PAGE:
On arrival, the apertures in the fretwork which should have the serial number and the makers name were empty, and there was no baffle inside the fretwork, so the action was visible. However the number 36733 is stamped on both the reedpans, the bellows and the action frame. This would date it to about 1898.
Condition on arrival was OK, (considering its age), but it had obviously not been played in decades. On first try at playing it, the right thumbstrap came off in my hand! There were various notes not sounding properly.
I replaced thumbstrap screws, exercised a few valves, and generally cleaned and polished the instrument It then became playable, though still in need of fettling. The reeds are steel (in good condition), in brass shoes. It was not tuned to modern concert pitch of A=440, but to old London philharmonic pitch of A=452.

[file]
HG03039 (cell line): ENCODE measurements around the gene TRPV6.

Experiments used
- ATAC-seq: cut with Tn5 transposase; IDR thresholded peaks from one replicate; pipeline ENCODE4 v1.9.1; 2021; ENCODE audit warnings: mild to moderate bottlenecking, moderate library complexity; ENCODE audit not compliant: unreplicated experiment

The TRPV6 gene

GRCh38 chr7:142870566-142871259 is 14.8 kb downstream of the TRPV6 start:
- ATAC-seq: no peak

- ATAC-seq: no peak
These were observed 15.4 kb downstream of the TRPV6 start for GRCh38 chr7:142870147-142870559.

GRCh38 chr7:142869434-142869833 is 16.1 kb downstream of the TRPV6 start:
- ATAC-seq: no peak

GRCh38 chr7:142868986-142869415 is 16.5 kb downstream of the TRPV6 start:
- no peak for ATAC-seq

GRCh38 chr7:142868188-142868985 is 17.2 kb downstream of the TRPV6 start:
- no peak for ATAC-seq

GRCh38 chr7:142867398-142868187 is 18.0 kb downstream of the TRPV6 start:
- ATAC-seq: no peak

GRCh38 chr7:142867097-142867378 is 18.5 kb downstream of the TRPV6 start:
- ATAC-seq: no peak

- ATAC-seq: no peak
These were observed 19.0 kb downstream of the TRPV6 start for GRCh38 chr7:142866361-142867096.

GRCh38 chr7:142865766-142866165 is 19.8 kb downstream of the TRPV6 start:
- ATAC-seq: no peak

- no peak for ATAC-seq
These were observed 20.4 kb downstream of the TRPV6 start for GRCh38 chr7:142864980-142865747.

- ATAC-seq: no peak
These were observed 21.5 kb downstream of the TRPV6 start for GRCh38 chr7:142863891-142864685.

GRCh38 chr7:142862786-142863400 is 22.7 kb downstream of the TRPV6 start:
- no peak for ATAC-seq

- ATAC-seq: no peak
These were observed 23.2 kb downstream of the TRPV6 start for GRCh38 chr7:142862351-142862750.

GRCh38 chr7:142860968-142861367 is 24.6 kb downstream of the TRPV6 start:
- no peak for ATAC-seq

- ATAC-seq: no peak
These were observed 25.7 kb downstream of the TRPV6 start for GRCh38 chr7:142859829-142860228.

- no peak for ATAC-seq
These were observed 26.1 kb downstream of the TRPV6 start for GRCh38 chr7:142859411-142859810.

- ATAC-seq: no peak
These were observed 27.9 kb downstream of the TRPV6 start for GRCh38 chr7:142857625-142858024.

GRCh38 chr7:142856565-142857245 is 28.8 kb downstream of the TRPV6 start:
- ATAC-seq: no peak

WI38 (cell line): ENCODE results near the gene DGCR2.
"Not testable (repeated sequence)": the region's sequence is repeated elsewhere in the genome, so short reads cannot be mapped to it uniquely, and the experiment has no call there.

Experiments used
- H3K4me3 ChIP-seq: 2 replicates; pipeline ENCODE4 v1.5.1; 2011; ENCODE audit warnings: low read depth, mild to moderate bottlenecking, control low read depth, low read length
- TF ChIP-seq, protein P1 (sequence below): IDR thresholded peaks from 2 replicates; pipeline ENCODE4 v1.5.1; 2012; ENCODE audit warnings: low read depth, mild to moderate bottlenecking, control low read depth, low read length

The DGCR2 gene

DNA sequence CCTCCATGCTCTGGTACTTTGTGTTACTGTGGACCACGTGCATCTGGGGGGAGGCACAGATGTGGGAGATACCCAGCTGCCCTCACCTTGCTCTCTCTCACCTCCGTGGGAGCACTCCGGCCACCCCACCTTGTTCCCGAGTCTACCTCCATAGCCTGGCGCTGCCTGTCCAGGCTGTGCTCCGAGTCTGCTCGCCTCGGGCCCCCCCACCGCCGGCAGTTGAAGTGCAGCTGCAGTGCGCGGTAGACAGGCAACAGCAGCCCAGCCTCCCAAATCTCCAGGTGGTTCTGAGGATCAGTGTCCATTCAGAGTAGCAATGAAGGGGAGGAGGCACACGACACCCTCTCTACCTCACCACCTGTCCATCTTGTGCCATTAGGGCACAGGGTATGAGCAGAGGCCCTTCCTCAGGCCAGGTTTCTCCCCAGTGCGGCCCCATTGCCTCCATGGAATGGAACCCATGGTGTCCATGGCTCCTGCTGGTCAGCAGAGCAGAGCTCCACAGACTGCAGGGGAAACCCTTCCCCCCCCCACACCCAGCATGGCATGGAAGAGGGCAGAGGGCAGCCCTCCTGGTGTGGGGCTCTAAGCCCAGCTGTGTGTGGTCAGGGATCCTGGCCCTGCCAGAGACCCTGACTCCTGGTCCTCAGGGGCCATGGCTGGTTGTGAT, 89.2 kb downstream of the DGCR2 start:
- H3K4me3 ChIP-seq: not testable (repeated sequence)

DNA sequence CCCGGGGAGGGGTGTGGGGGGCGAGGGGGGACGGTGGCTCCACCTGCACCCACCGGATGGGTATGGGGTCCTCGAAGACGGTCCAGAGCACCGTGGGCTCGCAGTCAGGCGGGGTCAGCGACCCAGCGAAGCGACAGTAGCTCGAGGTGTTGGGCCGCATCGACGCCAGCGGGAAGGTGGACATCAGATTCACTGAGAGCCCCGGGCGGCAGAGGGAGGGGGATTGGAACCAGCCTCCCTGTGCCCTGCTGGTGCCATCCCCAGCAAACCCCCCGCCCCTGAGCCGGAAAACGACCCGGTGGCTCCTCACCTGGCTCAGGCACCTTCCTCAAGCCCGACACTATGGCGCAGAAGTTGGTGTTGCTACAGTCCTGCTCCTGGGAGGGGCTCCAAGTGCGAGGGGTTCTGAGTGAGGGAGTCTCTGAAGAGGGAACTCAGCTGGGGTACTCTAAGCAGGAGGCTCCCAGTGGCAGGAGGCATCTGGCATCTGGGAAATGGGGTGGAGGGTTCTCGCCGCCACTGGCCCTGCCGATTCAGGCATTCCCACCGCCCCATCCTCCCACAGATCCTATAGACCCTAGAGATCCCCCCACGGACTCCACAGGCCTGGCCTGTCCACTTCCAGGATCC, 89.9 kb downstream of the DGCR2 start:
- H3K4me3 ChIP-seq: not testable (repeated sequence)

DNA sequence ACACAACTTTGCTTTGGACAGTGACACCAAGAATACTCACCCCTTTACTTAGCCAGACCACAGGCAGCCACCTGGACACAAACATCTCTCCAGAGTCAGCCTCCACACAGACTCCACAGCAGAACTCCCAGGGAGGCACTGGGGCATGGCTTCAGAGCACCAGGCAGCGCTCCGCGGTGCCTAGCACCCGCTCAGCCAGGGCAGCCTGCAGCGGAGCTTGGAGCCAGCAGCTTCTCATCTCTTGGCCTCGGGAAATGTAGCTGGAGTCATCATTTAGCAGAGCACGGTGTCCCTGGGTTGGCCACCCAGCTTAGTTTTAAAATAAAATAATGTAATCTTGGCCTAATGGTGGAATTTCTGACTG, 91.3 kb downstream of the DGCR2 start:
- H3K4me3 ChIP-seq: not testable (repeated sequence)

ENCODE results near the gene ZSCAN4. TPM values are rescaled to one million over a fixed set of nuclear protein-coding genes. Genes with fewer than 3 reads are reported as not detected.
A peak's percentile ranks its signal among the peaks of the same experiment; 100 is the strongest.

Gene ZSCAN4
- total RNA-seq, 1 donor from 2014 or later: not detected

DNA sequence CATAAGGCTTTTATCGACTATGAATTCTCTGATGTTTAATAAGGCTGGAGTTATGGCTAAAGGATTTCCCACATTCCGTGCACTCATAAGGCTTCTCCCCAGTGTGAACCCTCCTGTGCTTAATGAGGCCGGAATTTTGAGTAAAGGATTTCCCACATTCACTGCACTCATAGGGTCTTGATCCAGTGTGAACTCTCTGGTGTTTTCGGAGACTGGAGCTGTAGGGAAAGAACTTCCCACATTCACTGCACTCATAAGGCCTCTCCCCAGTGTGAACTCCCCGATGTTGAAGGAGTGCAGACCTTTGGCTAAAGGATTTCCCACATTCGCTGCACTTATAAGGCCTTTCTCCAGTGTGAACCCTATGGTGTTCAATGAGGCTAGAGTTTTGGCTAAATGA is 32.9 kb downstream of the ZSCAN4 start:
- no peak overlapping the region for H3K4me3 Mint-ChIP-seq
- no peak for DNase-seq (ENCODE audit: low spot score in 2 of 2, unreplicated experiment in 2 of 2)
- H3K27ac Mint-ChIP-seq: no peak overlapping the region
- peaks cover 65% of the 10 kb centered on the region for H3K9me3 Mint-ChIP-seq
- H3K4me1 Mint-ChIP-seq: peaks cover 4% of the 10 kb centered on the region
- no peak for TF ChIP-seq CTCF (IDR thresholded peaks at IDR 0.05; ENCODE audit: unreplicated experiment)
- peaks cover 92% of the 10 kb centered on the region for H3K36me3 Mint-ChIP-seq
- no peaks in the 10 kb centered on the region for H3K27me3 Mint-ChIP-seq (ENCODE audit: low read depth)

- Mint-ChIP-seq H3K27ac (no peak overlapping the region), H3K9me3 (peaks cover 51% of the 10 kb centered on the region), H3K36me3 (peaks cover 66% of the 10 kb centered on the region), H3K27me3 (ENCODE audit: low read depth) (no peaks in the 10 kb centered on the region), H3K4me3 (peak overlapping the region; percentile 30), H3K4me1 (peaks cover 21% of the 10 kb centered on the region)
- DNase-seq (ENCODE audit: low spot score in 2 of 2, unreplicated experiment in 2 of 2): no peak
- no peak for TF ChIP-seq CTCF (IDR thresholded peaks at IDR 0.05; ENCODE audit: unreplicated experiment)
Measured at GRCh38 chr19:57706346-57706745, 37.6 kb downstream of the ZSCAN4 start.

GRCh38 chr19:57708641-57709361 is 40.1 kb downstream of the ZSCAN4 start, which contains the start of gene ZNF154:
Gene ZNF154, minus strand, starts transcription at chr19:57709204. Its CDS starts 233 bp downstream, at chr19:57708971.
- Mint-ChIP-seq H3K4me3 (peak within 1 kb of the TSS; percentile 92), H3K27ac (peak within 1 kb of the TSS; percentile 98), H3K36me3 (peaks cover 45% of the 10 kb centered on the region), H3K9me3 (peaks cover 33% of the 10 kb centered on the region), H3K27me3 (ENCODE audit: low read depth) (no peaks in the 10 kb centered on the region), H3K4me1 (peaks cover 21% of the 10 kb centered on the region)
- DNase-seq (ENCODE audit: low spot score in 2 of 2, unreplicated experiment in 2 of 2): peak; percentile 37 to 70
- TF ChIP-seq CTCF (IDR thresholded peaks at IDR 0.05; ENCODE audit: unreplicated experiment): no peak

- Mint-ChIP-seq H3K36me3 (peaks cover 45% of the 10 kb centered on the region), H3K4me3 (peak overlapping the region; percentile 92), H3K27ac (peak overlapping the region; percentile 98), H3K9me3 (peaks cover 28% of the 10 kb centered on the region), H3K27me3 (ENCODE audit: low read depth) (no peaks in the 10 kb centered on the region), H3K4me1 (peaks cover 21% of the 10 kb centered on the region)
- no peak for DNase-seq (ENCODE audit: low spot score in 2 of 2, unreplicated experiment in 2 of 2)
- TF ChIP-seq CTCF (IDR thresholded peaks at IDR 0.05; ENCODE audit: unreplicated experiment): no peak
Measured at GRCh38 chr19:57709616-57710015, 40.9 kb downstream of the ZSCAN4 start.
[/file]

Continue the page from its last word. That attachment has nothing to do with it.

Subsequently I've retuned the instrument to concert pitch (A=440), which involves filing the right amount of metal off the belly of 96 reeds - not a trivial task! I've replaced all 48 pads that close the air holes, and replaced some of the leather valves. I've also put in cloth baffles (red artificial silk) behind the fretwork to keep dust out (without impeding sound too much) and replaced new serial number and maker's name labels.
It's now a nice playable instrument, and available for loan or sale. See a short demonstration video of me playing it.